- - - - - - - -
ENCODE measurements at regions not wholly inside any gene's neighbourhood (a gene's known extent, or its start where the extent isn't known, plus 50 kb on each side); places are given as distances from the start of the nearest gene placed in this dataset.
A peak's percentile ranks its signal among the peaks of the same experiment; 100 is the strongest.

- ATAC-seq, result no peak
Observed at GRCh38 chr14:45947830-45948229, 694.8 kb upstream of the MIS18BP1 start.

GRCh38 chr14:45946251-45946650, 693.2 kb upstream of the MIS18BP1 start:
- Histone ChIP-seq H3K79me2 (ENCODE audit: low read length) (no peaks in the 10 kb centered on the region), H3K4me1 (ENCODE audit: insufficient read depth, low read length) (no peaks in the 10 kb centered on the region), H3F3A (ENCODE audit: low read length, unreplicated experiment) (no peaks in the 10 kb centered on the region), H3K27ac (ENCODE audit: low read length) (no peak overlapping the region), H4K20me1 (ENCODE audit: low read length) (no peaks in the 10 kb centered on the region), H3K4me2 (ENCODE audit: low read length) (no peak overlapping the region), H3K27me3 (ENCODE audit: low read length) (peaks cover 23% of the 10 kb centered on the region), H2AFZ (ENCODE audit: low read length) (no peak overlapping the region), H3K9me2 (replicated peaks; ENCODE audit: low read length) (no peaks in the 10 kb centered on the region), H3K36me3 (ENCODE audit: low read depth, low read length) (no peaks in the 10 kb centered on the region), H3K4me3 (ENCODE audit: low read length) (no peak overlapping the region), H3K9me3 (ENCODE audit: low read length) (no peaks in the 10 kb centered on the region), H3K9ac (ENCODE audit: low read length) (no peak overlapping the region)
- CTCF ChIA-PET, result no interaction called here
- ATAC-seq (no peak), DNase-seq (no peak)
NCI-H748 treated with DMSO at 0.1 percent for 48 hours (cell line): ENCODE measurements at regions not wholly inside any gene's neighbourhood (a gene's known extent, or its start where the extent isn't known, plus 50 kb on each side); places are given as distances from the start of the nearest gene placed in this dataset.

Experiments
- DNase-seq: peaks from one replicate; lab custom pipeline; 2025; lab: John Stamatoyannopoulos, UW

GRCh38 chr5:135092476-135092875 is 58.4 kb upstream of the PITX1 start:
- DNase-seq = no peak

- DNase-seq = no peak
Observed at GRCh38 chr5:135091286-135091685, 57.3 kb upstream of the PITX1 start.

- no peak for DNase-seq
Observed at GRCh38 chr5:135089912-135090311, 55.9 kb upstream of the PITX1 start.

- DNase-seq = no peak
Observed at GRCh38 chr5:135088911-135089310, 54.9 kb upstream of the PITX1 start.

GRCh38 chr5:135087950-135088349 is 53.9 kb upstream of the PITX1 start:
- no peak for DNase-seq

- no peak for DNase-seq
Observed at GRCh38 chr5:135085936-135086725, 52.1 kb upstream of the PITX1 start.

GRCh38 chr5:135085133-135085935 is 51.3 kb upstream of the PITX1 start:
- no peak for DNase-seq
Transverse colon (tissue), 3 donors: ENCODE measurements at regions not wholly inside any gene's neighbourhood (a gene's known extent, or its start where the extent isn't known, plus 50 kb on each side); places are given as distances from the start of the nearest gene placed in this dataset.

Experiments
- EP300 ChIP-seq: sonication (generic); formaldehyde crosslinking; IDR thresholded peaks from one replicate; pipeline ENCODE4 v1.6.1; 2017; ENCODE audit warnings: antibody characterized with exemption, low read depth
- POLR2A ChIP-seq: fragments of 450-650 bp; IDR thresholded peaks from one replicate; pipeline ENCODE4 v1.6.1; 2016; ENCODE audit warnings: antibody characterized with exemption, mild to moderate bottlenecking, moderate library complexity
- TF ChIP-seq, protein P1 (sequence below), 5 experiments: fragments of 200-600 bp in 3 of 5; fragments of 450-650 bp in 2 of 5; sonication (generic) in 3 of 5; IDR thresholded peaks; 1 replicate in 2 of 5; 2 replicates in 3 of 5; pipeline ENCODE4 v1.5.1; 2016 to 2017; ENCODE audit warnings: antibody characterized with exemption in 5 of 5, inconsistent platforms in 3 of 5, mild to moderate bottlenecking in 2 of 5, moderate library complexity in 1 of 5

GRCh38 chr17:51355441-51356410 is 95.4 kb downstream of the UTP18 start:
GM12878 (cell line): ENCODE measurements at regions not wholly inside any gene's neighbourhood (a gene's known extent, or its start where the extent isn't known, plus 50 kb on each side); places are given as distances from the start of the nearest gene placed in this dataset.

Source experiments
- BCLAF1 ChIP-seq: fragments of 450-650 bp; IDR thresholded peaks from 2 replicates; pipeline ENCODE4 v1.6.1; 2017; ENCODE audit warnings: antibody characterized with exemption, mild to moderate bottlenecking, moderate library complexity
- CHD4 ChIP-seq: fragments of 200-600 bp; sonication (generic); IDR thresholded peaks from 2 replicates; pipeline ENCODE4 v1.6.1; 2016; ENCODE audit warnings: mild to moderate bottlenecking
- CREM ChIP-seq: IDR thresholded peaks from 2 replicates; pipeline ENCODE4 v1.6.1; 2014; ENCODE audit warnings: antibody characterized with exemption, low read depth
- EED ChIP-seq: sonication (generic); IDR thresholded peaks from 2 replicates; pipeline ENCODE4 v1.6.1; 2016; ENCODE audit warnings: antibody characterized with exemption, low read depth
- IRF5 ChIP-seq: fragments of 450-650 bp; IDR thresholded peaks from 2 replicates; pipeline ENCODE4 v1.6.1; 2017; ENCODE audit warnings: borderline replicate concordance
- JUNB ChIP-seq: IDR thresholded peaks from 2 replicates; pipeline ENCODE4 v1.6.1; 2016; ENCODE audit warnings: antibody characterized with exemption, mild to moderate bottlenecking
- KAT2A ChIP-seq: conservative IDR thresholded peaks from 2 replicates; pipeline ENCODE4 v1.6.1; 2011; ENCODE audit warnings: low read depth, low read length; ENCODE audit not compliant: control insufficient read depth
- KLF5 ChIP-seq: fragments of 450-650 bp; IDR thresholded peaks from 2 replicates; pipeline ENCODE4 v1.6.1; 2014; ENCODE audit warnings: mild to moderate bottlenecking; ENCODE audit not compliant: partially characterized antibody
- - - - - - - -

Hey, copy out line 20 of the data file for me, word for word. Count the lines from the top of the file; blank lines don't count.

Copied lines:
GRCh38 chr5:135087950-135088349 is 53.9 kb upstream of the PITX1 start: